Figure 7. Original and denoised ECG signal using adaptive wavelet wiener (with LSMU threshold) and NLMS filtering

3.2 Subsection 2 results

The performance of the different noise denoising techniques of the ECG signal is evaluated by calculating SNR output (SNRout), Mean Square Error (MSE) and SNR improvement (SNRimp) given by Eq. (12), Eq. (13) and Eq. (14) respectively as follows:

$S N R_{\text {out}}=10 \log _{10}\left(\frac{\sum_{n=0}^{N-1}[s(n)]^{2}}{\sum_{n=0}^{N-1}[C(n)-s(n)]^{2}}\right)[d B]$    (12)

$M S E=\frac{1}{N} \sum_{n=0}^{N-1}(s(n)-C(n))^{2}$    (13)

$S N R_{I m p}=S N R_{o u t}-S N R_{i n}$    (14)

Table 2 shows that the combination AWW+NLMS (using Garrote thresholding and LSMU threshold) gives better output SNR and lesser MSE compared to other methodologies like adaptive filtering, wavelet wiener filtering, Butterworth low pass filtering and AWWF+LMS filtering for denoising ECG signal of added white Gaussian noise at -5 dB to 30 dB input SNR to the ECG signals.

Table 2. SNRout and mean square error obtained after denoising ECG signal for SNRin=30dB

Methods used

SNRout (dB)

MSE

AWWF using LMSU threshold

43.256

0.00002522

AWWF using Tuning parameter TM [15]

41.055

0.00004022

AWWF and NLMS filtering

52.816

0.00002304

AWWF and LMS filtering [26]

48.389

0.00006993

Butterworth low pass filter [25]

38.4849

0.00060880

Adaptive filtering [5]

23.4495

0.00250200

Figure 8 shows Dependence of improvement SNR on input SNR, the average SNR improvement corresponding AWWF using LSMU threshold decreases from 24 to 6 dB with increasing input signal SNR while for proposed combination AWW+ NLMS filtering it decreases from 28 to 11 dB with increasing input signal SNR, where it is the better.

Figure 8. Dependence of SNR imp on Input SNR

4. Discussion

In this paper, a new combination adaptive filter based on wavelet wiener transforms and normalized least mean square algorithm is introduced in the aim of denoising corrupted ECG signal from EMG noise. Both subsection results 1 and 2 show that the proposed adaptive filter achieved good results and outperforms other existing Denoising technique.

In subsection1 results, first the proposed combination using LSMU threshold and parameters introduced in Table 1 shows that: Hyperbolic with NLMS method (Figure 5c) results a widening in R wave and narrowing in Q wave, Firm with NLMS method (Figure 5e) results a widening in  R wave and distortion of the original ECG signal, using both of soft and hard with NLMS methods (Figure 5f, Figure 5g) the signal still keeps a lot of noise, but  using Non-negative garrote with NLMS method (Figure 5d) and sym8 for wavelet bank1, rbio1.1 for wavelet bank2 gets less distortion and nearly similar result as original ECG signal. Non-negative garrote has advantages over hard, soft, semi soft and hyperbolic thresholding rules in preserving the shape of QRS complex. The reason for these differences in the results obtained in this step is due to the successful combination between the smoothness of garrote rules, the accuracy of LSMU threshold from stage to stage, the optimal level that affects the shape of the signal and, the appropriate selection of the combination of filter banks (sym8, rbio1.1). Then in second comparison, AWWF using tuning parameter (Figure 6c) shows a widening in R wave due to the tuning parameter that prevents from correctly controlling the threshold when the signal changes suddenly, especially since it is constant in all levels. adaptive filtering method (Figure 6e) keeps QRS shape but a part in the beginning of the signal was omitted due to the step size parameter non adaptation characteristic of the least mean square algorithm. AWW with LMS method (Figure 6f) shows narrowing in Q wave due to the fixed threshold value in the first stage and to non adjusted step size in the second stage. Butterworth low pass filter method shows less noise but gives distortion of QRS complex (Figure 6g), while Butterworth is a not good choice for high frequency noise removal unless it is used in combination with another technique such wavelet transform. AWW with NLMS (Figure 6d) method using LSMU threshold shows best result compared to adaptive filtering, Butterworth low pass filtering, adaptive wavelet wiener with LMS filtering and adaptive wavelet wiener filtering for preserving QRS complex and removal added white Gaussian noise to the ECG signal.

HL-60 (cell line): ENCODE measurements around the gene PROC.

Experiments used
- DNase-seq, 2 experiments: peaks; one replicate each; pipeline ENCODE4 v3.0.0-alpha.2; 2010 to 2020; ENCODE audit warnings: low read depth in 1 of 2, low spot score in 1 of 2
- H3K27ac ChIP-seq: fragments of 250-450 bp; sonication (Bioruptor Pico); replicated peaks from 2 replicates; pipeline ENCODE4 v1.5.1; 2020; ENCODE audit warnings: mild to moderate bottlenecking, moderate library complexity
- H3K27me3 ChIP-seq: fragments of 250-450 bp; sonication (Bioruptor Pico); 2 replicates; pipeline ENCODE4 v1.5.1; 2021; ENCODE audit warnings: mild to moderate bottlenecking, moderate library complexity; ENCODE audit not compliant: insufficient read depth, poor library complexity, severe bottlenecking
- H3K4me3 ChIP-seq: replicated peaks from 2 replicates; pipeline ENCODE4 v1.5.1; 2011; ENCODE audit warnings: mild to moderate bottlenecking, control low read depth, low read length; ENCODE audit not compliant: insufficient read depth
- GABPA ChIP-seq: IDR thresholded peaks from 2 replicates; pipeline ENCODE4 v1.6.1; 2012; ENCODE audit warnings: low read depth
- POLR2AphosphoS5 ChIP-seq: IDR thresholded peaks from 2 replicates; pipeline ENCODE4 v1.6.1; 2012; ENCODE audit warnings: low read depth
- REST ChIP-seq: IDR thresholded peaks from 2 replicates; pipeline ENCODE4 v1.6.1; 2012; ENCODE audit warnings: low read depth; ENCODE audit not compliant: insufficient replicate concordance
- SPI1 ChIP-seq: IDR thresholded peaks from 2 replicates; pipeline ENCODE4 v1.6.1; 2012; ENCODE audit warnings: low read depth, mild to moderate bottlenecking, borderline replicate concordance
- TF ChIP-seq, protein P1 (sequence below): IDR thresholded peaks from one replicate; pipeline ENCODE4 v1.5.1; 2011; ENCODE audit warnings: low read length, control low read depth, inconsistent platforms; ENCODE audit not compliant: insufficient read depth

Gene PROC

The proposed combination of AWW with NLMS filtering also shows better SNR improvement and lesser MSE compared to other techniques as shown in subsection2 results. The reasons for better performance of our combination are appropriate selection of best wavelet filter banks, LSMU threshold value where it takes different thresholds at different scales, thresholding technique, adaptive step size and normalized signal input of the NLMS algorithm.

5. Conclusion

In this paper, an adaptive wavelet wiener based filter combined with Normalized Least Mean Square algorithm filter is proposed to remove EMG noise from real ECG signal. The Mean Square Error, achieved SNR and SNR improvement of the proposed method are calculated at different input SNR.

The use of SWT can increase the effectiveness of suppression of wide-band EMG noise in ECG signal by avoiding errors during reconstruction step of the decomposed signal and reducing the Pseudo-Gibbs phenomenon. The selection of the LSMU threshold value and garrote thresholding rule has an important influence on the preserving the shape of QRS complex of the signal and decrease the noise.

The NLMS-based adaptive filter is able to produce superior results in reducing EMG noise from the ECG signal obtained from wavelet-wiener based filtering compared to the conventional LMS adaptive filter exploiting the important characteristics which are: normalizing the power of the input and the adaptive step size. The proposed combination (AWWF with NLMS) shows lesser Mean Square Error, and better SNR improvement compared to other existing techniques.